|AGRO vs. CORN, CCI Index, S&P GSCI Commodities Index (StockCharts)|
AGRO fell in tandem with the World Bank Food Index, S&P GSCI Commodities Index and Reuters-CRB CCI Commodities Index after the World Bank Food Index peaked in February 2011. The CORN ETF, on the other hand, is testing the June highs which is interesting. The recent USDA corp production report was bullish for corn, read more at AgJournal. In the World Bank report, China, Ethiopia, Guatemala and Vietnam saw huge food price moves. Ethiopian food prices are up 45% year-over-year and its currency depreciated against the Dollar. So, back to the original topic of this post. Adecoagro is a huge agricultural commodities play if the ag boom continues.
"Adecoagro is a leading agricultural company in South America. Adecoagro owns over 283 thousand hectares of farmland and several industrial facilities spread across the most productive regions of Argentina, Brazil and Uruguay, where it produces over 1 million tons of agricultural products including corn, wheat, soybeans, rice, dairy products, sugar, ethanol and electricity among others.
Adecoagro just bought "Compania Agroforestal de Servicios y Mandatos S.A., a company which owns a 4,960 hectare farm named "El Colorado", located in the region of Bandera, in the province of Santiago del Estero, Argentina, for a total price of US$18.0 million." (8/19/2011 press release).
The August World Bank Food Price Watch report said food prices are up significantly from July 2010, but down from February. Also, there's a humanitarian crisis in the horn of Africa. The report broke out food prices from the World Bank Food Price Index. The U.S. Dollar is also at 3 year lows and its next big move will probably drive food prices imo.
"Food Price Trends
World Bank Food Price Index 2008-July 2011
Global food prices in July 2011 remain significantly higher than their levels in July 2010. On average, the World Bank Food Price Index remains 33 percent above its level a year ago. Similarly, price levels of a number of major commodities are higher than their levels in July last year, for example, maize (84 percent), sugar (62 percent), wheat (55 percent), and soybean oil (47 percent). Crude oil prices remain 45 percent higher than a year ago and the price of fertilizers increased by 67 percent over the same period.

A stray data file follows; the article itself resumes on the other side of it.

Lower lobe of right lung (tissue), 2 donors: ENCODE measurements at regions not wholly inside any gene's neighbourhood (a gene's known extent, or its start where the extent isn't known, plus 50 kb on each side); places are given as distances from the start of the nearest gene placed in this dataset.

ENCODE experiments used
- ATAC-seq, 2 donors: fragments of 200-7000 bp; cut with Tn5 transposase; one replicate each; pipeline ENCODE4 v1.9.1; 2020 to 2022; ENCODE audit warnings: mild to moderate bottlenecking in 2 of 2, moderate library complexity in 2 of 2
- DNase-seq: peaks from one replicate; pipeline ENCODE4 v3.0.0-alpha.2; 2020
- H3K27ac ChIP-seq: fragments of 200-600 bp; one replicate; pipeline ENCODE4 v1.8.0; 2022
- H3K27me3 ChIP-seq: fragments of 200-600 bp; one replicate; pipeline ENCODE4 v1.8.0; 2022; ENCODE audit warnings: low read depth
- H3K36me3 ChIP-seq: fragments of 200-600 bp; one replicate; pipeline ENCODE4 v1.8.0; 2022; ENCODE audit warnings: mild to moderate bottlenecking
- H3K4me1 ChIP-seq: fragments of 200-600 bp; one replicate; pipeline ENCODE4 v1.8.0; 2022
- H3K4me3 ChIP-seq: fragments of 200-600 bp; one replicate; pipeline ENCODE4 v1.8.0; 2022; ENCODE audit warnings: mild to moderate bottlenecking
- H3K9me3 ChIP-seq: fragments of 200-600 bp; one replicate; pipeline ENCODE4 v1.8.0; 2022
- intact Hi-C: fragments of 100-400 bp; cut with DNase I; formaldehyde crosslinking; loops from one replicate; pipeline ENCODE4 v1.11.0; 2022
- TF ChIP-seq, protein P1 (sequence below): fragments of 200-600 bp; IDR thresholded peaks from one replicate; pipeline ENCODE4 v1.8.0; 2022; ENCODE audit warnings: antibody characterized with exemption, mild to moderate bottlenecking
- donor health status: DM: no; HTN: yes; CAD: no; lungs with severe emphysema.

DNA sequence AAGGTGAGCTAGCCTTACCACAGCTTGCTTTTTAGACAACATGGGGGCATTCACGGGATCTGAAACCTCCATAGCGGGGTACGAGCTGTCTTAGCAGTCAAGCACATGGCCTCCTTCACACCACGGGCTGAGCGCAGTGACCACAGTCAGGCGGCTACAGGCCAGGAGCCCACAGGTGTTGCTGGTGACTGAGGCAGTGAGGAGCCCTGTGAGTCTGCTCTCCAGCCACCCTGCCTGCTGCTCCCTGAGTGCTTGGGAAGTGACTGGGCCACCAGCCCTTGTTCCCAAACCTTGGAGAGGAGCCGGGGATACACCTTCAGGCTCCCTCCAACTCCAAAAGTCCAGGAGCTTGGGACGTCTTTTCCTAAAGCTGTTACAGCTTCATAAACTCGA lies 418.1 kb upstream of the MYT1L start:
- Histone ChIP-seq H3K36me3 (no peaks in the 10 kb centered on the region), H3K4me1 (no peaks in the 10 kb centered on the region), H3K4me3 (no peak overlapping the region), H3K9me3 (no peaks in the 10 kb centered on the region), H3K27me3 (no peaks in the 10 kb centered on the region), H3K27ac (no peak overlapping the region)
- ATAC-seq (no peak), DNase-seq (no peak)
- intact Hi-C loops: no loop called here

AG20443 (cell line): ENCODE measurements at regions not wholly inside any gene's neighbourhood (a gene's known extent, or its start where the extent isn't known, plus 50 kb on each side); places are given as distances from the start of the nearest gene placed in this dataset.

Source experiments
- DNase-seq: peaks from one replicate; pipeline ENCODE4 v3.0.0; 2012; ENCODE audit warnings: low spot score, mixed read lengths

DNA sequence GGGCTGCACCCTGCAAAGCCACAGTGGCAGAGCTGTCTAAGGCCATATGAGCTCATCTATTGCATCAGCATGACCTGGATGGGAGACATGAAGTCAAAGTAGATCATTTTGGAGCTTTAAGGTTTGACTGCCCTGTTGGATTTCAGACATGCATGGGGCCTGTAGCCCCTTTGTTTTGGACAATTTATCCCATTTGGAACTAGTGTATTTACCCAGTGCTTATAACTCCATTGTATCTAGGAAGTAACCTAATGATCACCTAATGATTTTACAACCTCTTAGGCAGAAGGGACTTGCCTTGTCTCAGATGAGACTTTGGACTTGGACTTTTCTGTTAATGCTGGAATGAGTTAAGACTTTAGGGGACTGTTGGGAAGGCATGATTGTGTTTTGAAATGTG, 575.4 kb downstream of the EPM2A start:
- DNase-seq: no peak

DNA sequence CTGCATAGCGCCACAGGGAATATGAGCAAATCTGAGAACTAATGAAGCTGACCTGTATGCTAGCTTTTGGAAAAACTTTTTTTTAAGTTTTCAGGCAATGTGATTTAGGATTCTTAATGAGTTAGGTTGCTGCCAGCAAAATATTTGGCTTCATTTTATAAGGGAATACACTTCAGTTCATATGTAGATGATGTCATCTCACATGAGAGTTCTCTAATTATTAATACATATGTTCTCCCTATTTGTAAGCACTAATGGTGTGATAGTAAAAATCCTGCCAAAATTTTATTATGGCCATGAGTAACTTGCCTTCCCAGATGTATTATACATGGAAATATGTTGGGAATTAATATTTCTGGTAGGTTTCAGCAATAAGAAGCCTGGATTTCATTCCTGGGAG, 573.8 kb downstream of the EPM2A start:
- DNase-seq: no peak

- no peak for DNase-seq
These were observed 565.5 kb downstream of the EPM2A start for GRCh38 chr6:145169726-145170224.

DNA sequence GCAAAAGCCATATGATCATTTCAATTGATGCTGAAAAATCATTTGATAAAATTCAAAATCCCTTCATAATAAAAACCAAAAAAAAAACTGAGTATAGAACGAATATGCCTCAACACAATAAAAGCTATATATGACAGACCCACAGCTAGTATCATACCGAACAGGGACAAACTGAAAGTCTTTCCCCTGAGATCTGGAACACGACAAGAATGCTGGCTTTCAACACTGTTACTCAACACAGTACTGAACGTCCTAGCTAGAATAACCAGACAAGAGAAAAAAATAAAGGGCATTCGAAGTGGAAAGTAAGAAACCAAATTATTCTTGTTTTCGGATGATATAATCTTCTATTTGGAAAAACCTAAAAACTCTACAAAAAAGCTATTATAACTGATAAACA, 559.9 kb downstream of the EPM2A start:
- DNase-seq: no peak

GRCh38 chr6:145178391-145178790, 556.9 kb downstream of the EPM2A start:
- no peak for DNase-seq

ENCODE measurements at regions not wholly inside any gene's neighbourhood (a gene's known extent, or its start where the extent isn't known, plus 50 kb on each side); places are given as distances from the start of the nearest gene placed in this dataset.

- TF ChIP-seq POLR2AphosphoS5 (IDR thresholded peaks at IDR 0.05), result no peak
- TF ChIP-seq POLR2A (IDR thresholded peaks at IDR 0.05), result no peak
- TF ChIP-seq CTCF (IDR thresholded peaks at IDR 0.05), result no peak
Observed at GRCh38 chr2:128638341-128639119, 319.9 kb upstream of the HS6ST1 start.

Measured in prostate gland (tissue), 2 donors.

Prices have declined slightly after peaking in February 2011, although prices remain volatile for specific commodities. After peaking in February 2011, the World Bank Food Price Index for the period April to July averaged 278.3, or roughly 5 percent below the price index in February (see figure 1). This has been accompanied by modest declines in the prices of the major components of the index in July from their February averages: grains (1 percent), fats and oil (9 percent) and the "other" food category (1 percent), which includes meat, fruits, and sugar (see table 1). However, these averages conceal volatility within this period. For example, maize and wheat prices declined in June and then increased in the first half of July. The price of rice fell from February to May, but has since increased." (continue reading at worldbank.org)
Other articles on the agricultural sector / farmland:
Ag ETFs Up 1% As Inventories Sink; Deere Sees Prices Rising ("USDA slashed its estimates on the size of corn and soybean crops, putting further pressure on already stretched stockpiles") - (Barron's)
Being Like Soros in Buying Farmland Reaps Annual Gains of 16% - (Bloomberg)